The wedding (not legal wedding, just a celebration... Qian had to enter the US as my fiancee) was video taped, but not photographed. That video of the day is cool (and I realize I still haven't edited that and posted a few clips here... someday), but it'd have been nice to have at least some photos from the event.

The other day, Qian looked at her uncle's QQ page and saw that he had up a gallery of snapshots that he took from the ceremony last August. We were happy to see that he had a number of really good shots.

Here are some of our favorite ones:

Edited out photos here

Qian's dad and me toasting baijiu. Thankfully, I didn't have too much baijiu on this day (I was still hung over from the bachelor party a few days prior). I did have a few shots though. Qian's dad's friends had painted his face. That is a tradition for the parents of the bride.

Sunday, January 17, 2010

Memphis and MLK, Jr. Day

Image from

I'm heading to Memphis, Tennessee for work tomorrow. I'm not going to have to travel much with my job. But the company want me to get to Memphis to see where a majority of our work happens now, right when I'm learning exactly what the company does.

Tomorrow is the national/federal holiday - Martin Luther King Day - in America. Schools will be closed and I believe banks will be closed too. But I, and millions of other Americans, will still be working.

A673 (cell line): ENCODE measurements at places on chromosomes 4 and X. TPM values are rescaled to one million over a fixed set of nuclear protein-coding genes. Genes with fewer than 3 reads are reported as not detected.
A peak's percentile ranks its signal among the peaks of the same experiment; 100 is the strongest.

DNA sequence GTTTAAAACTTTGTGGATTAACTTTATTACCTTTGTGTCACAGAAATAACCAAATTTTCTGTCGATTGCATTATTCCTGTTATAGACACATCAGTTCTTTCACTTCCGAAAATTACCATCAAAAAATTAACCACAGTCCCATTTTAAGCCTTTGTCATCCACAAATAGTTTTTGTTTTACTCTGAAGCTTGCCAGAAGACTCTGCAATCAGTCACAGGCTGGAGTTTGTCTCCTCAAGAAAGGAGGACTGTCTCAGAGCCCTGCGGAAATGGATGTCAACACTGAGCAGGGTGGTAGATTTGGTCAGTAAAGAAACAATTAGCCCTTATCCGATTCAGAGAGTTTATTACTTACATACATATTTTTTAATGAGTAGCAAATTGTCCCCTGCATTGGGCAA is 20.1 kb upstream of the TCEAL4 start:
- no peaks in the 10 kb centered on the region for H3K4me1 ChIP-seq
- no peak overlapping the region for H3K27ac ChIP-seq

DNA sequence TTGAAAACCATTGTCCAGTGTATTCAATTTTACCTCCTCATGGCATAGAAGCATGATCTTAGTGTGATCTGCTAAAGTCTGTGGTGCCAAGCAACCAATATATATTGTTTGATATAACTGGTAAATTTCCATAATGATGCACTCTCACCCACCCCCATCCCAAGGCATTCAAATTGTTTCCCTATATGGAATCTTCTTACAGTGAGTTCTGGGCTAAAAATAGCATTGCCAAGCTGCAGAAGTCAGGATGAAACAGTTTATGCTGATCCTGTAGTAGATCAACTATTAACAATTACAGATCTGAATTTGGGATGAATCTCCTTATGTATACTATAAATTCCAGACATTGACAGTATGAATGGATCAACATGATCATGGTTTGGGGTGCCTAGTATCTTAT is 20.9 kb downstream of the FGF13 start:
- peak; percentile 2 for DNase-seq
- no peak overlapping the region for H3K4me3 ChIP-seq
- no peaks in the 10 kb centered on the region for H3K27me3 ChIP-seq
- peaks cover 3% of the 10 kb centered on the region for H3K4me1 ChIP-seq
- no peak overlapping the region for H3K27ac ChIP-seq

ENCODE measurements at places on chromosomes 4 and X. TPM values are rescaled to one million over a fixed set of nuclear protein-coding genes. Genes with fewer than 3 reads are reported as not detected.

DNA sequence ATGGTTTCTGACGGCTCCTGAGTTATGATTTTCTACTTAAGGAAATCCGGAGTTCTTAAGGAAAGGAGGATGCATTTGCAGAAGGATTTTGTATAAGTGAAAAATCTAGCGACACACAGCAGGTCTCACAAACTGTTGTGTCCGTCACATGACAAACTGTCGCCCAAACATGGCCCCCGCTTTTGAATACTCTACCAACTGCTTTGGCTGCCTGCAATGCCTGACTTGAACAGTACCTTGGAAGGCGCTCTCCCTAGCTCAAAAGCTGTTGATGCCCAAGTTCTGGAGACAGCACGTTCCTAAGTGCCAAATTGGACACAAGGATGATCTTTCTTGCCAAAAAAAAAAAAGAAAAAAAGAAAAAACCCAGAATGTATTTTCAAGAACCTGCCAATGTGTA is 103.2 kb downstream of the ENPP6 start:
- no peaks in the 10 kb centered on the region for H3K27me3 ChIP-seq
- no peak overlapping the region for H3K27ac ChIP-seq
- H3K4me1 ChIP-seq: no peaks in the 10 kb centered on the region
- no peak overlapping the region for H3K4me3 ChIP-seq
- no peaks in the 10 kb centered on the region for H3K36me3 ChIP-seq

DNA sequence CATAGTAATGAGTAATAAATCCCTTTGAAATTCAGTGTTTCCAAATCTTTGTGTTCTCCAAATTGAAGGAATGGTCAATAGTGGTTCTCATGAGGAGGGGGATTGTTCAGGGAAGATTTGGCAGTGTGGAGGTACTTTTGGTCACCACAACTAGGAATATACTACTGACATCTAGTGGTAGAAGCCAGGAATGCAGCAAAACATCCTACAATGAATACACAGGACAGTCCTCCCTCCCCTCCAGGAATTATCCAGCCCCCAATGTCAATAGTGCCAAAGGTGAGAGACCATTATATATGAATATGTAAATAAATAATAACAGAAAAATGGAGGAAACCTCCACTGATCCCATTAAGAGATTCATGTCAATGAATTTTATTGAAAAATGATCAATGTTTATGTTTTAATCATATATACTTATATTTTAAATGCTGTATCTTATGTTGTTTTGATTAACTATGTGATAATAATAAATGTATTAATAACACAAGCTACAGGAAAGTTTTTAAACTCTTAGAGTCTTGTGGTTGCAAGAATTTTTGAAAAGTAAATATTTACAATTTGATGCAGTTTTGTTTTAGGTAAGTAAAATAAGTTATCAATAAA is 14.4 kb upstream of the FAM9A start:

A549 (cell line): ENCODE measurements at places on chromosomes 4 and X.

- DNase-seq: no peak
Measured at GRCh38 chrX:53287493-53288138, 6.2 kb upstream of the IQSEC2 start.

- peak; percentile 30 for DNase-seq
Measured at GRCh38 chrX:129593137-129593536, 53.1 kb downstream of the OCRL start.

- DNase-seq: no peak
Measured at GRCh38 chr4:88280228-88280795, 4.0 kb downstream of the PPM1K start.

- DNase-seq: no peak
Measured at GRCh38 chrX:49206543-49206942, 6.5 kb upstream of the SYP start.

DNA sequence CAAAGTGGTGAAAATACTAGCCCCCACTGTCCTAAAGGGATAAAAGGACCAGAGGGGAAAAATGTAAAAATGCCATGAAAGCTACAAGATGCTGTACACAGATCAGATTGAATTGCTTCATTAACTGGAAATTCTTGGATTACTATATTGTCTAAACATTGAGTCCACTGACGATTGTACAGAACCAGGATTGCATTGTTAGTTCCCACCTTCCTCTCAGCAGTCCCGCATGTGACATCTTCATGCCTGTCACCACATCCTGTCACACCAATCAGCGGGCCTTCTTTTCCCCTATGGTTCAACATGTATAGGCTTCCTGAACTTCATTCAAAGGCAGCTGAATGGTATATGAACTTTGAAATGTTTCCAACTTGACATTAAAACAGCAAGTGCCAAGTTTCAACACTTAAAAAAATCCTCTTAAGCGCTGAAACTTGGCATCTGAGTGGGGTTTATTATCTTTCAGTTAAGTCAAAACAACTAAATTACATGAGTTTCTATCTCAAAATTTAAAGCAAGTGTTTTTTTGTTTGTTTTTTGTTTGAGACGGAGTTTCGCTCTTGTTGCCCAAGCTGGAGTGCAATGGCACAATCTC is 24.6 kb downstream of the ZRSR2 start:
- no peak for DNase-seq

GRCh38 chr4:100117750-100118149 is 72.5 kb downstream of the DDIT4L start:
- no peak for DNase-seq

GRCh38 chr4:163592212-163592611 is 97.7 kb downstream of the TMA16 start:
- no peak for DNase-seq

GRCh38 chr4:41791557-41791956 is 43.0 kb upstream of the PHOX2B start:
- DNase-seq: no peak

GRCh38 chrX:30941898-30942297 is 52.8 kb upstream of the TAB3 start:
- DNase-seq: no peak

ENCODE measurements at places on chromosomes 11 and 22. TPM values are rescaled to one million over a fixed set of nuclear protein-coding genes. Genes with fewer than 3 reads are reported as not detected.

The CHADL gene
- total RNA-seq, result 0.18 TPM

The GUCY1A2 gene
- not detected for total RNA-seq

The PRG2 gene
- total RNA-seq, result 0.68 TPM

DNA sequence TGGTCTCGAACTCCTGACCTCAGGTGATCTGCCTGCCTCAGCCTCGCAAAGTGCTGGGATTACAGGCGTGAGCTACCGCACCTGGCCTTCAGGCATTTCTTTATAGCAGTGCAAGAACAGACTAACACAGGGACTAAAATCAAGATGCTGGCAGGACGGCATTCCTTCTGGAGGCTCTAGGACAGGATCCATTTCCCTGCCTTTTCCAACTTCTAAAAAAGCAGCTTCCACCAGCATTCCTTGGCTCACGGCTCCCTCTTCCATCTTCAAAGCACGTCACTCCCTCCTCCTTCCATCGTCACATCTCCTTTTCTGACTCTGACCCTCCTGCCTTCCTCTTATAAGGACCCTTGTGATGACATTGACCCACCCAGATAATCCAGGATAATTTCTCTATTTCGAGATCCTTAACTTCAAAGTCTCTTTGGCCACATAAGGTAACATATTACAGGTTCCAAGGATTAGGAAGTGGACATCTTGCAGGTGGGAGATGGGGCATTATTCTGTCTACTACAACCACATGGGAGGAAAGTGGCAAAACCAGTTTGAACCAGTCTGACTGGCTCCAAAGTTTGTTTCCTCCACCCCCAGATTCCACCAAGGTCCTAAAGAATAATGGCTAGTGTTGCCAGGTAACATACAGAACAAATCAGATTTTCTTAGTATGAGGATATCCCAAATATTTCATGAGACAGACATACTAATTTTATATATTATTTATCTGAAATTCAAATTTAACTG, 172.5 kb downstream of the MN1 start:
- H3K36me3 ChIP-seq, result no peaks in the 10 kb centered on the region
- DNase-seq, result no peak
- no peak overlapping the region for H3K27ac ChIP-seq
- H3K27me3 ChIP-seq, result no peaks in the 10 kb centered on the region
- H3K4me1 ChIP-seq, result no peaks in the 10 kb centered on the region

The interesting thing about going to Memphis on MLK, Jr. Day is that Memphis is where Dr. King was assassinated on April 4, 1968. Today, the motel where Dr. King was gunned down is now The National Civil Rights Museum.

I can't imagine that I'll be able to get to the museum tomorrow (we're driving from Kansas City), but I hope I'll be able to make it at some point later in the week. If I do, I'll be sure to write my impressions.

Until then, do yourself a favor and watch this.

Wednesday, January 13, 2010

Current Affairs

First, this whole Google/China tiff is unbelievable. I'm really intrigued by it and can't wait to see how it plays out.

Getting away from China news though, things have been busy for me recently.

The biggest news in my life is that I FINALLY found gainful employment. I started work at a logistics company in Olathe, Kansas on Monday. It's such a relief to find a good full-time position in this brutal economy.

My re-integration into the American economy has been tough. But I feel like my patience finally paid off. I didn't want to take a job that I wouldn't be happy with. The job that I just started, four and a half months after coming back from China, is a good one that I'm really excited about.

So between the new job, moving into a new apartment with Qian, and the holidays last month, life has been hectic. But a good kind of hectic.

When I have down time, I've begun reading a new book - The Search for Modern China by Jonathan D. Spence. I'm reading this book per the recommendation of Kaiser Kuo in his excellent lecture that can be seen here. If you have an hour at work where you can put on headphones, check this lecture out. I'm already learning a lot from this book just a few pages into it.